myself believe it could be the finish. Of course, I realized I must miss
Oxford's last three games of the season, a fact which incidentally cost me the
chance of surpassing my father's aggregate runs in an Oxford season. Colin
Drybrough took over the captaincy in my absence; and since Robin Waters
unfortunately failed to regain his sharp touch behind the stumps, C. A. Fry,
grandson of the great C.B. kept wicket in the University match. With play
restricted by thunderstorms on the first day, the match tailed off into a
In the meantime, three of four weeks after my operation, I was back in the nets,
trying to find out what difference the accident had made to my batting, despite
the fact that everyday life had proved a bit tricky at first. As any boxer who
has had one eye closed by the blows of an opponent will tell you, it causes loss
of perspective of judgement and distances. For example, when trying to light a
cigarette I found I was missing the end of it by a quarter of an inch. I was
also liable to pour water from a jug straight on to the table, instead of into a
tumbler as I intended. But gradually I got the trick of performing such actions,
finding it quite possible to adjust. Fortunately I had the help of both my
mother and sister who had come over from India to look after me.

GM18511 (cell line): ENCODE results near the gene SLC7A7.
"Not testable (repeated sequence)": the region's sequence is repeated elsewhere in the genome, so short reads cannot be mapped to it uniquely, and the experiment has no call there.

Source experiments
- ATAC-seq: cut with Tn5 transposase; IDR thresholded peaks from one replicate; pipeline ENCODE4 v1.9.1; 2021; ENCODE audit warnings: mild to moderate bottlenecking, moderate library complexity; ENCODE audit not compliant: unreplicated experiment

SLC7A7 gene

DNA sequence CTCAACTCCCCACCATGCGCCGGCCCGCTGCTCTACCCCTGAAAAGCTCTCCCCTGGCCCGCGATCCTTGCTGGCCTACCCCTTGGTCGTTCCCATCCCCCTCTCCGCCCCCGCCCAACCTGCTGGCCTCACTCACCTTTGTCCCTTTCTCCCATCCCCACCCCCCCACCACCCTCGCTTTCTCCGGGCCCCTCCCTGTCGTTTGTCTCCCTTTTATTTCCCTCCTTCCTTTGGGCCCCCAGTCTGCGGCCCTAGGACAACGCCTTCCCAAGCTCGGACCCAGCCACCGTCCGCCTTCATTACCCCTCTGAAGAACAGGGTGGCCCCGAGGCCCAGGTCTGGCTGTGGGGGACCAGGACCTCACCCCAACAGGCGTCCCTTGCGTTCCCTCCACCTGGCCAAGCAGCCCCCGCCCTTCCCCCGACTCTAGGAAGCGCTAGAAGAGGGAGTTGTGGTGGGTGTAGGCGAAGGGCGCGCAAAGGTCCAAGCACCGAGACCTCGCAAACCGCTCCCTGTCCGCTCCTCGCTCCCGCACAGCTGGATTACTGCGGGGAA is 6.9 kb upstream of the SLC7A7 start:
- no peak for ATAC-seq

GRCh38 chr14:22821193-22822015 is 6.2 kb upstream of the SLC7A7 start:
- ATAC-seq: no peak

But my batting needed sorting out. For long hours George Cod, the Sussex coach,
bowled to me in the net while I worked out what I could still do and what I
could not. At first I couldn't pick the length of the bowling at all. Then I
reached a sort of compromise, but I suppose it took five years before I could
claim to be completely on terms with my handicap.
It has been said that I adopted a more open-chested stance. I don't think, in
fact, that this is so. I always did favour a position more square on that most
text books recommend. I soon found that I could no longer hook, because I
couldn't follow the ball round, and I had to curb my natural inclination to
drive half-volleys because I was so frequently beaten by the yorker.
On the whole I favoured the quicker stuff, slow spin was so difficult to follow
in flight but gradually I learnt to judge pace by the amount of flight and the
effort that the bowler was putting into it.
As far as everyday life was concerned it did not take me long to get adjusted.
Mind you, I still find it difficult to drive at night because the headlights
For this reason I have stopped driving altogether in England. In India, the
worst thing is overtaking when another car is approaching from the other side of
the road -- I find it difficult to judge precisely how far away the other car
Mostly I don't bother to try to distinguish colours with my injured eye, but if
I close the good one, colours seen from a distance of a few inches are fine.
Having been granted leave of absence from Oxford University for one year,
largely because I was told I wouldn't be able to read for some time, I retuned
with my mother and sister to India in order to recuperate.
Back home people didn't realize to what extent my eye had been injured and I,
determined to play as much cricket as possible, did not of course encourage
When asked to captain the President's team against the visiting M. C. C. team
under Ted Dexter, at Hyderabad, I jumped at the chance...
( Courtesy: The NDTV